Marijuana is legal for recreational and medical use in Illinois. In 2019, the state moved to expunge arrests and convictions for minor cannabis offenses automatically. This was defined as no more than 30 grams, no enhancement to the product, and no violence involved. Furthermore, it authorized expungement for misdemeanors and felonies for larger amounts when petitioned for by the affected individual, or as enacted by the state’s attorney.
Governor Pritzker issued cannabis pardons for 11,017 people in December 2019. A year later, he pardoned another 9,219 people. To date, he authorized the expungement of nearly 500,000 non-conviction records.
Marijuana is decriminalized in North Dakota. In 2019, the ND Pardon Advisory Board adopted a policy to allow persons convicted of marijuana possession to apply for pardon. Although limited to only the five years prior, this was a big step for the historically conservative state.
In January 2020, the governor pardoned 16 people who submitted their applications and encouraged more people to apply for pardon, estimating a staggering 175,000 people eligible for amnesty.
Marijuana is legal for recreational and medical use in Nevada. If a person convicted of a cannabis crime that is no longer illegal submits a request to the court, the record is eligible to be sealed. However, a prosecutor has the right to object but must show good cause for the objection.
In June 2020, the Nevada State Board of Pardon Commissioners (on behalf of the governor) passed a resolution to issue pardons for more than 15,000 people convicted of possessing one ounce of marijuana or less.
In 2019 Pennsylvania Board of Pardons created a program that will review the cases of non-violence cannabis offenders. An application must be submitted to be considered for pardon or expungement.
Marijuana is legal for recreational and medical use in Washington. Here, anyone convicted of a misdemeanor marijuana offense can apply to the court to vacate their conviction. This program applies to persons over 21 years of age.
Governor Inslee has issued cannabis pardons to many people who were convicted under laws that no longer apply. This is a part of the Washington Marijuana Justice Initiative.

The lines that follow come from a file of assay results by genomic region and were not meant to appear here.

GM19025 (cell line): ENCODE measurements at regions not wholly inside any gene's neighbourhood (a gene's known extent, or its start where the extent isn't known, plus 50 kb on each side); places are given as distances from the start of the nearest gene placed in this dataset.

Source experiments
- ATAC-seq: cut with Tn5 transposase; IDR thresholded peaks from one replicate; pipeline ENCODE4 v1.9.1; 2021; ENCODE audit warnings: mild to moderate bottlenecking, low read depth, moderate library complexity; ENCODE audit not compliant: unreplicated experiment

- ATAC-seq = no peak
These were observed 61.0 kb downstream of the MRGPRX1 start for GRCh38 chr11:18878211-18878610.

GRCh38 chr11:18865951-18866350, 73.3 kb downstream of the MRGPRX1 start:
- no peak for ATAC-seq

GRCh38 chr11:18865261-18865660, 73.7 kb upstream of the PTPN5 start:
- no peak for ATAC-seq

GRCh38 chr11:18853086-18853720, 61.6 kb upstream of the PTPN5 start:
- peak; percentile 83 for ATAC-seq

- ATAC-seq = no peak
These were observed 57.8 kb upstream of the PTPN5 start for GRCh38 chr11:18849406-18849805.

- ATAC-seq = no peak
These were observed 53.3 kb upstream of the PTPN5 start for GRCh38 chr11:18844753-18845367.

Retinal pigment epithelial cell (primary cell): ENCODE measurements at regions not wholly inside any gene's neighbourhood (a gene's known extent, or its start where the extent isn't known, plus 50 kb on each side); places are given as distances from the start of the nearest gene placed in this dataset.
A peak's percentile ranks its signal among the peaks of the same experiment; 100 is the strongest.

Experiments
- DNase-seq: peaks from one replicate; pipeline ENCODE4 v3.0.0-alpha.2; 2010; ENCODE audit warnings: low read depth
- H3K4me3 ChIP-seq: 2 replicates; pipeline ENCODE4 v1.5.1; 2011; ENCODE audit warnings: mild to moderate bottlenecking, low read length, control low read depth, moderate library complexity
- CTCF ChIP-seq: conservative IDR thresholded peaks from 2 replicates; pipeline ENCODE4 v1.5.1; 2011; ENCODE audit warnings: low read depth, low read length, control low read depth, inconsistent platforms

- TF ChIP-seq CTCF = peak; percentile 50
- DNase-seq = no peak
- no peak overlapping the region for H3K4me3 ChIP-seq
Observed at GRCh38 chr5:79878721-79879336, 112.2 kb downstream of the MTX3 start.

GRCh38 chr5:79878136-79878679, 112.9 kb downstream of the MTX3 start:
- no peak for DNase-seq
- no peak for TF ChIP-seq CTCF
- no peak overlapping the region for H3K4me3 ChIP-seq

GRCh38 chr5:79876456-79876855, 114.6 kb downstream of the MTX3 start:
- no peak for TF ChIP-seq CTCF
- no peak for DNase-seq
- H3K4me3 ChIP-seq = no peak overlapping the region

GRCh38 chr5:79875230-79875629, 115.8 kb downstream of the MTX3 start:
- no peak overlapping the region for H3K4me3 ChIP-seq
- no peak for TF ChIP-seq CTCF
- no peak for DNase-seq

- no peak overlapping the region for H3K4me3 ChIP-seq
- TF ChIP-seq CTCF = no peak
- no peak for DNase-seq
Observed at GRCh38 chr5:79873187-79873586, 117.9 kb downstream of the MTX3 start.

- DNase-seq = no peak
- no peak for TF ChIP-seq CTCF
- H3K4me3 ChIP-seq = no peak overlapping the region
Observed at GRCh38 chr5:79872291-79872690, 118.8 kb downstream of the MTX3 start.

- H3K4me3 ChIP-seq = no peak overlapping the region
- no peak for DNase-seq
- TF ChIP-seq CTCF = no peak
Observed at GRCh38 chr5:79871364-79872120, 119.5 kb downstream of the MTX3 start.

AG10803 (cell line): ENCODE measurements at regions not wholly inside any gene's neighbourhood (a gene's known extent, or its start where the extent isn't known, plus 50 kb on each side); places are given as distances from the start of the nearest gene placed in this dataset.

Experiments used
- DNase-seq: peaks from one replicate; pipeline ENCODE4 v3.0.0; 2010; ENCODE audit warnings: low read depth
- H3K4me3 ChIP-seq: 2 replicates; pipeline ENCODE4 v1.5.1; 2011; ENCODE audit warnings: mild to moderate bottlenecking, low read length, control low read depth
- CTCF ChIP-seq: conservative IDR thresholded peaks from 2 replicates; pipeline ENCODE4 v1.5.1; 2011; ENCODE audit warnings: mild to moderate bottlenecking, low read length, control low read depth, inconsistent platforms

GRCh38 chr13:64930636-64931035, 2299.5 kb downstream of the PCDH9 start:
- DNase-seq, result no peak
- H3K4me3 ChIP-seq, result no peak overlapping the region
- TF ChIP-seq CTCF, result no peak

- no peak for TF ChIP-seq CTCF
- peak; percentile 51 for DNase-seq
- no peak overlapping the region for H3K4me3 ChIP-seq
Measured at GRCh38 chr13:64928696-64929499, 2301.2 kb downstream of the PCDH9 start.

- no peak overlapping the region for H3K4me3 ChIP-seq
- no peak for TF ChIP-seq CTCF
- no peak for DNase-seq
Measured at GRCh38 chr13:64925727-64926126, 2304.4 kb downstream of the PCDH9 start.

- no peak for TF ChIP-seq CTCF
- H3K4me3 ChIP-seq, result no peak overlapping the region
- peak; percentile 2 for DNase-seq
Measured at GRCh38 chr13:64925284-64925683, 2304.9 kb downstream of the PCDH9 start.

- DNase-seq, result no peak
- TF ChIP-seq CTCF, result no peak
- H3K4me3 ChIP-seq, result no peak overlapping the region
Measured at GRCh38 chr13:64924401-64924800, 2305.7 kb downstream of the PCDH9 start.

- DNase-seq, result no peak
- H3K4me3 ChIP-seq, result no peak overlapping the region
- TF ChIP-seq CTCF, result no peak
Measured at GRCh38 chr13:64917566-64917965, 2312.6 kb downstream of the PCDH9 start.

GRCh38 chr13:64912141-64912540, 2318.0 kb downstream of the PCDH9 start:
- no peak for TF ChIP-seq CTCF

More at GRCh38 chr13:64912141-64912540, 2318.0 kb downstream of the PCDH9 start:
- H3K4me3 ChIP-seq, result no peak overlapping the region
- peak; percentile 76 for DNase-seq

Laws for Expungement or Sealing Cannabis Crimes
Several states have adopted some kind of policy to either offer clemency, full pardon, or expungement of records. Expungement is the total erasure of a criminal record, so that a person who had previously been arrested or convicted for marijuana offenses would no longer have to claim that arrest or conviction since there is no legal evidence of it ever having occurred. In addition to the above states’ policy for pardon and expungement, the following states have also implemented plans to seal records for cannabis offenders.
- New Hampshire
- New Jersey
- New Mexico
- New York
- Rhode Island
As each state has the authority to develop its pardon programs, the conditions and terms vary widely. Time limitations, application procedures, and details surrounding the arrest or conviction all play a role in eligibility. Over 40,000 Americans are doing hard time for crimes that would no longer be illegal if committed in today’s current cannabis climate. Many of these people were simply in possession of marijuana, and no ‘crime’ was committed.
As the ACLU reports, Blacks are significantly more likely to be the victims of these arrests. In addition, thousands of men and women of color have served—and are still serving—time for nonviolent marijuana-related offenses. While it’s commendable for states to take action, it’s simply not enough. Cannabis pardons at the federal level are a matter of justice that must be enacted now.